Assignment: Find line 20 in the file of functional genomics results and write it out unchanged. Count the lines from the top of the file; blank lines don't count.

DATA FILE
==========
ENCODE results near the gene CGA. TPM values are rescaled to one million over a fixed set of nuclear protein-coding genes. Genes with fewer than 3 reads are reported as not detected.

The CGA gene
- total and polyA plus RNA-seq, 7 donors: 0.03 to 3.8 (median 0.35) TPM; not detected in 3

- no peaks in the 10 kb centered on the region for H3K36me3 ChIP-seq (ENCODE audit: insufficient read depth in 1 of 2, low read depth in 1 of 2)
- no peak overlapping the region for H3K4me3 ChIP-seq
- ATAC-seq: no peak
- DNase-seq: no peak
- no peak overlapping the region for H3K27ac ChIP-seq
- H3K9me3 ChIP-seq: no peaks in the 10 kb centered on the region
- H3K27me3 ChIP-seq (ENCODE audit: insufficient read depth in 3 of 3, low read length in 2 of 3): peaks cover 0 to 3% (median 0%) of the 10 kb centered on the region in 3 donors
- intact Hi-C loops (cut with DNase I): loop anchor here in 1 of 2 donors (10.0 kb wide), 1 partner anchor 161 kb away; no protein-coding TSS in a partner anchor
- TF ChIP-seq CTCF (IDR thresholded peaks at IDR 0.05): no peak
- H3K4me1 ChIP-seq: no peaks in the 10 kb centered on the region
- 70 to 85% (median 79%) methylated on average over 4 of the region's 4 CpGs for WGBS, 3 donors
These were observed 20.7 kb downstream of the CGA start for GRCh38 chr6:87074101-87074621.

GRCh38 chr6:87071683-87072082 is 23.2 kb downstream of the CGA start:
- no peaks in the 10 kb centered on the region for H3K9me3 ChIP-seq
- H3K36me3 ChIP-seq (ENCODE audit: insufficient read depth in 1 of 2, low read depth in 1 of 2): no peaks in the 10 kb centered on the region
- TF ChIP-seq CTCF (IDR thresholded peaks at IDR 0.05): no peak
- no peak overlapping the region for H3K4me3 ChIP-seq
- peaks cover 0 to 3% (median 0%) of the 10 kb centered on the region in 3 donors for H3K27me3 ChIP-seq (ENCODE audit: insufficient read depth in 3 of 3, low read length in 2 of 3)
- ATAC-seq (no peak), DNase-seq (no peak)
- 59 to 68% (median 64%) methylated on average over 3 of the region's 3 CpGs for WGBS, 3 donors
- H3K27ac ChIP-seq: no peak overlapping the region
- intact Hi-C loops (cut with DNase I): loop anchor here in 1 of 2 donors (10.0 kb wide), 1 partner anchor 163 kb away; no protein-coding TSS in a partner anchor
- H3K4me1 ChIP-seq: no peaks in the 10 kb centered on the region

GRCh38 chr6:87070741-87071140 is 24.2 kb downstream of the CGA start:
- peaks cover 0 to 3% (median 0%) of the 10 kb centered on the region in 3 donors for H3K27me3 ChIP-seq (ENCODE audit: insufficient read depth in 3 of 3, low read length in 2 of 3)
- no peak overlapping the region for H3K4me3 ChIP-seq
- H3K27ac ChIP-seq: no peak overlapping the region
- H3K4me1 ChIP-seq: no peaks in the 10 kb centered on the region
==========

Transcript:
- no peak overlapping the region for H3K4me3 ChIP-seq